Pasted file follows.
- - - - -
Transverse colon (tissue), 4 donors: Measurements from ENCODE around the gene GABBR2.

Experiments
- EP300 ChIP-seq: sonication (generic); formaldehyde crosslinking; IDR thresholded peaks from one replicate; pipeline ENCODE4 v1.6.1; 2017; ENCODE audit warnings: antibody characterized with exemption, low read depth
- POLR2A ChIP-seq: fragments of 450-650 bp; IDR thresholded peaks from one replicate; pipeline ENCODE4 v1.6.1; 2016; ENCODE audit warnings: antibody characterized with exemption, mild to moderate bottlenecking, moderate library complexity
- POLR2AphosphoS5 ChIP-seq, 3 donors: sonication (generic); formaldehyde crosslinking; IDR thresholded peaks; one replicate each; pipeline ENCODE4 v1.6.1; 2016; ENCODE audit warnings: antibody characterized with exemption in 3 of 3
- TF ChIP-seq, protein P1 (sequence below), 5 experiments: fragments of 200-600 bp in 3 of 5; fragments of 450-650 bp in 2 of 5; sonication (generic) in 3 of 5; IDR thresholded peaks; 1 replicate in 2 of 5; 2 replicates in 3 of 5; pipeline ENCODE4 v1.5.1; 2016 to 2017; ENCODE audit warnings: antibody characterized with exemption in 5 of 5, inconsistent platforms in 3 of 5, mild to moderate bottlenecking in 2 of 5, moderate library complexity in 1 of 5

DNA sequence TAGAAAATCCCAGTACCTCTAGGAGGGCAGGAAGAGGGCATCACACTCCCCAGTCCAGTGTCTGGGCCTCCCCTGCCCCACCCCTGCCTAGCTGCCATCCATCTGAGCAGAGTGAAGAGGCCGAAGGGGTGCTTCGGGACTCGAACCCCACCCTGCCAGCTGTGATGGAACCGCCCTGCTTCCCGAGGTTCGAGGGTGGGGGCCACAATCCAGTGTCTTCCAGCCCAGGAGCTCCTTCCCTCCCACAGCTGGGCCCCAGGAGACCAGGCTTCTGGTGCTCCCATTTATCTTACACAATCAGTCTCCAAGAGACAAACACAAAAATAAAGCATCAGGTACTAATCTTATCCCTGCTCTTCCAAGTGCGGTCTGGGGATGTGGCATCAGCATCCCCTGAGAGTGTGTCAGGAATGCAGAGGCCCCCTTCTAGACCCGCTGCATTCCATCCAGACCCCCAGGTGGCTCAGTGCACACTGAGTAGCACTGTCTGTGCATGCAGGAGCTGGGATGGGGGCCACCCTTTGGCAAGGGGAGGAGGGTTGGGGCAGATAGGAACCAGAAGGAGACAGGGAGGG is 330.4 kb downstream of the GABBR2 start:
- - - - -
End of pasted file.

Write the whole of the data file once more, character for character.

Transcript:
Transverse colon (tissue), 4 donors: Measurements from ENCODE around the gene GABBR2.

Experiments
- EP300 ChIP-seq: sonication (generic); formaldehyde crosslinking; IDR thresholded peaks from one replicate; pipeline ENCODE4 v1.6.1; 2017; ENCODE audit warnings: antibody characterized with exemption, low read depth
- POLR2A ChIP-seq: fragments of 450-650 bp; IDR thresholded peaks from one replicate; pipeline ENCODE4 v1.6.1; 2016; ENCODE audit warnings: antibody characterized with exemption, mild to moderate bottlenecking, moderate library complexity
- POLR2AphosphoS5 ChIP-seq, 3 donors: sonication (generic); formaldehyde crosslinking; IDR thresholded peaks; one replicate each; pipeline ENCODE4 v1.6.1; 2016; ENCODE audit warnings: antibody characterized with exemption in 3 of 3
- TF ChIP-seq, protein P1 (sequence below), 5 experiments: fragments of 200-600 bp in 3 of 5; fragments of 450-650 bp in 2 of 5; sonication (generic) in 3 of 5; IDR thresholded peaks; 1 replicate in 2 of 5; 2 replicates in 3 of 5; pipeline ENCODE4 v1.5.1; 2016 to 2017; ENCODE audit warnings: antibody characterized with exemption in 5 of 5, inconsistent platforms in 3 of 5, mild to moderate bottlenecking in 2 of 5, moderate library complexity in 1 of 5

DNA sequence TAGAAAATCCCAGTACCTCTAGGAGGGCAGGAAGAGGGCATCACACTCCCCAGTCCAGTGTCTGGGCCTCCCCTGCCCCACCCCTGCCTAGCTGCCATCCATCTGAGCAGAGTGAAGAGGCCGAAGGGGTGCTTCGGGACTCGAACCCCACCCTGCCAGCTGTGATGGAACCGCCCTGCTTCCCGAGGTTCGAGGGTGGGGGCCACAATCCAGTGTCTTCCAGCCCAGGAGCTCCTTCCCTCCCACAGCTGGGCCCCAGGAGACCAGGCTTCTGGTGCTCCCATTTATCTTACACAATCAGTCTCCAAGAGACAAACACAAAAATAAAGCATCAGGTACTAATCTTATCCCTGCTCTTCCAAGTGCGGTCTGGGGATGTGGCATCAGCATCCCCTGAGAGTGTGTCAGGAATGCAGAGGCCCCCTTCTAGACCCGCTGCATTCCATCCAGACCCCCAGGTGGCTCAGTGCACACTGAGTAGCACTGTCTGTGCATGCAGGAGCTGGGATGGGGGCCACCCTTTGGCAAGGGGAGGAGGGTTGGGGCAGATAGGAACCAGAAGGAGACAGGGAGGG is 330.4 kb downstream of the GABBR2 start: